Psychiatry registrar’s registration cancelled over relationship with vulnerable patient
Summary: It is never acceptable to have a sexual relationship with a current patient, even if the relationship is consensual. Boundary violations will be seen as particularly egregious where the patients are vulnerable and where doctors are seen to cause further harm by attempting to deny or conceal the relationship. A case involving a psychiatric registrar illustrates the potential consequences.
Tuesday, 5 September 2023
Key messages from the case
It is never acceptable to have a sexual relationship with a current patient, even if the relationship is consensual. Boundary violations will be seen as particularly egregious where the patients are vulnerable and where doctors are seen to cause further harm by attempting to deny or conceal the relationship. A case involving a psychiatric registrar illustrates the potential consequences.
Details of the decision
Ms A attended several appointments with Dr C, a psychiatry registrar, at a public clinic. After one appointment, they met accidentally in the carpark and ended up talking for some time before going back to her home where they shared a meal and a bottle of wine. The next day he called her at 2.00 am and went back to her house where they had consensual sex.
Two days later, Ms A was admitted to hospital after a suspected overdose. Dr C did not disclose his contact with Ms A to the treating team or make any notes in her medical record.
Sometime later Ms A told her counsellor about the encounter.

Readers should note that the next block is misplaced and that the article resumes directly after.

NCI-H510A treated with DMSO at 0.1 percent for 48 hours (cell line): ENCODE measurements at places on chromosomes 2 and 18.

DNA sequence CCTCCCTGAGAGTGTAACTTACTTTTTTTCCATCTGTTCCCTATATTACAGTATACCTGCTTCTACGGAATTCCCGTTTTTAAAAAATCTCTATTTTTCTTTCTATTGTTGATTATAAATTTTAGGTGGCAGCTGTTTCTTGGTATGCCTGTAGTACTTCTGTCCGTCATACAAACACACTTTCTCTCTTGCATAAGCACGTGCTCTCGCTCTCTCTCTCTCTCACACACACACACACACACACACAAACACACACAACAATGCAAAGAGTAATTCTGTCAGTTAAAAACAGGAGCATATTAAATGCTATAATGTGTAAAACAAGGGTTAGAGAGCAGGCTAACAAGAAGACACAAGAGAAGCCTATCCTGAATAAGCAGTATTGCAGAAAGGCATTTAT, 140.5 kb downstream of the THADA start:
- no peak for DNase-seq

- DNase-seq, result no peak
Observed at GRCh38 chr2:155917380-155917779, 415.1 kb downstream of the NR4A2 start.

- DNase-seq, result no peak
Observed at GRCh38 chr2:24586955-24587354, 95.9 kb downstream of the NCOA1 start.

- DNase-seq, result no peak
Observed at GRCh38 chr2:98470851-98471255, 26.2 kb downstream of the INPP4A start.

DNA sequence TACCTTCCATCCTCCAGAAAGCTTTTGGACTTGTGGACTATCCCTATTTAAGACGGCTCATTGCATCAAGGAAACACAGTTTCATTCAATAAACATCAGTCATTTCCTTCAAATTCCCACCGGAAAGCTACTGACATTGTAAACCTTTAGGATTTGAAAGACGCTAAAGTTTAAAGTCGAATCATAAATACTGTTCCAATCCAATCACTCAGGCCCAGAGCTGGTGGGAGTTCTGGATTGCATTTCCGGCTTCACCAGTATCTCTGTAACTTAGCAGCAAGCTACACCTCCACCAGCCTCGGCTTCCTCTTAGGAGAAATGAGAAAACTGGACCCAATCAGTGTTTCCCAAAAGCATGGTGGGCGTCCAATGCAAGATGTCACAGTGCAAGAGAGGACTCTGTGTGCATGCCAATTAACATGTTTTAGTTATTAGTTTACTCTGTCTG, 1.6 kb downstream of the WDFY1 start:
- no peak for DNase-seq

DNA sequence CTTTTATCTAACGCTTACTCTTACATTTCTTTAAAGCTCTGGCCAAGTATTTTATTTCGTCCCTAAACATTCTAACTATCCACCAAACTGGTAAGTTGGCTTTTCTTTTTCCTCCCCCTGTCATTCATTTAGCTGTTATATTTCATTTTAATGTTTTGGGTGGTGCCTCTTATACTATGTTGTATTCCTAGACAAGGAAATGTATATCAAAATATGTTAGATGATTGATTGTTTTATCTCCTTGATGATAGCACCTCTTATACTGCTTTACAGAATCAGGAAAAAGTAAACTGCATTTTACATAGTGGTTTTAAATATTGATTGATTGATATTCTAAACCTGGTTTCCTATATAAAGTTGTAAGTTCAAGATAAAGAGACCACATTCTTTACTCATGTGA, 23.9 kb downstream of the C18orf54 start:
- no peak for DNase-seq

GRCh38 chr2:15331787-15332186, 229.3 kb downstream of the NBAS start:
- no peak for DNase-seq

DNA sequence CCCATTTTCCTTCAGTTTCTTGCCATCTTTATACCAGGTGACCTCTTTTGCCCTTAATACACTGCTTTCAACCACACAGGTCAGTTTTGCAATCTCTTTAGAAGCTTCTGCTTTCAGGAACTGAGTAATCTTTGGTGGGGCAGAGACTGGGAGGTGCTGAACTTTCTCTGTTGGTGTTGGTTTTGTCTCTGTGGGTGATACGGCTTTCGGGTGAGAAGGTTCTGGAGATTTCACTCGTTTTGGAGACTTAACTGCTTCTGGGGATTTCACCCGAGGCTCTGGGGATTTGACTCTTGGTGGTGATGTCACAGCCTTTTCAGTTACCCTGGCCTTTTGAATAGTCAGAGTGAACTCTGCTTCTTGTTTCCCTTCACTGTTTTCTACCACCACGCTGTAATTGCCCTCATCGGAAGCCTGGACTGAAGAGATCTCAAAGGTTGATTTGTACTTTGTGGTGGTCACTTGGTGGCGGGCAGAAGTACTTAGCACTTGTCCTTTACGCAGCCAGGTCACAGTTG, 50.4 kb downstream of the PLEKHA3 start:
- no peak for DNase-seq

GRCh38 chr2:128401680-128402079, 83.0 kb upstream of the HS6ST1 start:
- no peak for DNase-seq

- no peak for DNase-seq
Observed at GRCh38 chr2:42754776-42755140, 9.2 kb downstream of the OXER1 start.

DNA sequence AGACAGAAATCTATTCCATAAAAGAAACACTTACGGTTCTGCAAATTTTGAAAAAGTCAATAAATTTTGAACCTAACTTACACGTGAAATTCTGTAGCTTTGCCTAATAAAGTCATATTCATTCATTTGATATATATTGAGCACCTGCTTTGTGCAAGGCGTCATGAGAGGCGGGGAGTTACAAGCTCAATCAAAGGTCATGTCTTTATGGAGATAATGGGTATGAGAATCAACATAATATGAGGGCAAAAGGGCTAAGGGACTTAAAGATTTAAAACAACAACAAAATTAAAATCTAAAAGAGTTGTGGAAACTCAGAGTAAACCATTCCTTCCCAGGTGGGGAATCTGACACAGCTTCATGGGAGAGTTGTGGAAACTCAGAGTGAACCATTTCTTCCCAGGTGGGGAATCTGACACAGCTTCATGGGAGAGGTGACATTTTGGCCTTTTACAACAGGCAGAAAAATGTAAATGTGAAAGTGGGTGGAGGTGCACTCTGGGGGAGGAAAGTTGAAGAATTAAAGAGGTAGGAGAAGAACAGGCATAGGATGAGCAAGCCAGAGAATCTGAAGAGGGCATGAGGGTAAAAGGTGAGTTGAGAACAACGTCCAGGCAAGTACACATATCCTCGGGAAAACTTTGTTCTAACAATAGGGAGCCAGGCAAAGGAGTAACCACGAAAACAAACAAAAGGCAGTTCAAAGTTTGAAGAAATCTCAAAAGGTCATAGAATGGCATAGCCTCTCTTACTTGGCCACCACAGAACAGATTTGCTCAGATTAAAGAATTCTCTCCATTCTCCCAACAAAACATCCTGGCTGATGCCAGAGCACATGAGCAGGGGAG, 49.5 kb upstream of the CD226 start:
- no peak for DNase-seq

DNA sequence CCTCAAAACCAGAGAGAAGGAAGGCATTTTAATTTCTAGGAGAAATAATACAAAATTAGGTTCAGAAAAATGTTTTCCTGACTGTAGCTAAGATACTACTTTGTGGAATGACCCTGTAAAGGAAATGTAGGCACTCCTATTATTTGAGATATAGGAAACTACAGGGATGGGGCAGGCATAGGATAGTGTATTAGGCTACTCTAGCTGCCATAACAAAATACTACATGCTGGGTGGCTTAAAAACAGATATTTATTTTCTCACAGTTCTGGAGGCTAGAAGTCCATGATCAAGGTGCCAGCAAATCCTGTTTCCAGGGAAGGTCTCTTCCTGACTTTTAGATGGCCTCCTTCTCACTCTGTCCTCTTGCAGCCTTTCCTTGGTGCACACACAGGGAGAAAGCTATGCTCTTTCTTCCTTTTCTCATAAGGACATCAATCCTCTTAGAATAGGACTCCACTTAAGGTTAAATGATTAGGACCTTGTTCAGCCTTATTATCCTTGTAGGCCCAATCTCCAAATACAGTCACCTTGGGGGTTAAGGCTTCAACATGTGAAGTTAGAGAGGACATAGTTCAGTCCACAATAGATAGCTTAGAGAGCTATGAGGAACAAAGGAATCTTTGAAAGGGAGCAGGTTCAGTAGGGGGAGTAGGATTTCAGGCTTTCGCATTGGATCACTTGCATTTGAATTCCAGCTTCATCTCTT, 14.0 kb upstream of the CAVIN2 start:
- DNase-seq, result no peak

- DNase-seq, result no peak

The regulator found Dr C had committed serious professional misconduct.
Dr C’s registration was cancelled.
The regulator was particularly concerned that Dr C continued to deny any wrongdoing and maintained that Ms A was a stalker and that her evidence could not be trusted due to her psychological ill-health. This meant Ms A was exposed to unnecessary distress during the proceedings.
Dr C was found to have abused his special position of trust with a patient whom he knew to be vulnerable. He had actively pursued the relationship despite knowing it was inappropriate.
He put Ms A at risk of harm, through the relationship and by failing to disclose potentially significant clinical information following her suspected overdose.
It is never acceptable to have a sexual relationship with a current patient, even if you believe the relationship is consensual.
If you do find yourself in a situation where boundaries have blurred, seek professional medico-legal advice. Never attempt to conceal a boundary violation.
References and further reading
Avant factsheet – Boundary issues
Medical Board of Australia Guidelines – Sexual boundaries in the doctor-patient relationship
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